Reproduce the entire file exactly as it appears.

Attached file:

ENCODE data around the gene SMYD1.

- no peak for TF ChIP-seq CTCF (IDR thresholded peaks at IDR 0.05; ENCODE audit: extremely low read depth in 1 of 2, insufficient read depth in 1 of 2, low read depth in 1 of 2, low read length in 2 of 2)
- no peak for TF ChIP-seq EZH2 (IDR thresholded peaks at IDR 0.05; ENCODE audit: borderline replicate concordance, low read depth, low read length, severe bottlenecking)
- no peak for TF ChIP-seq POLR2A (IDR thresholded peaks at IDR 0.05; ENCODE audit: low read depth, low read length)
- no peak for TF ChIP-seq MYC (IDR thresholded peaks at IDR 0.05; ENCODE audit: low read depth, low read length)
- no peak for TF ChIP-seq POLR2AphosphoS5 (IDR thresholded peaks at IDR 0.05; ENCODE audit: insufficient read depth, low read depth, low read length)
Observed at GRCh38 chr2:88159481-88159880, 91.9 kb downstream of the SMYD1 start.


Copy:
ENCODE data around the gene SMYD1.

- no peak for TF ChIP-seq CTCF (IDR thresholded peaks at IDR 0.05; ENCODE audit: extremely low read depth in 1 of 2, insufficient read depth in 1 of 2, low read depth in 1 of 2, low read length in 2 of 2)
- no peak for TF ChIP-seq EZH2 (IDR thresholded peaks at IDR 0.05; ENCODE audit: borderline replicate concordance, low read depth, low read length, severe bottlenecking)
- no peak for TF ChIP-seq POLR2A (IDR thresholded peaks at IDR 0.05; ENCODE audit: low read depth, low read length)
- no peak for TF ChIP-seq MYC (IDR thresholded peaks at IDR 0.05; ENCODE audit: low read depth, low read length)
- no peak for TF ChIP-seq POLR2AphosphoS5 (IDR thresholded peaks at IDR 0.05; ENCODE audit: insufficient read depth, low read depth, low read length)
Observed at GRCh38 chr2:88159481-88159880, 91.9 kb downstream of the SMYD1 start.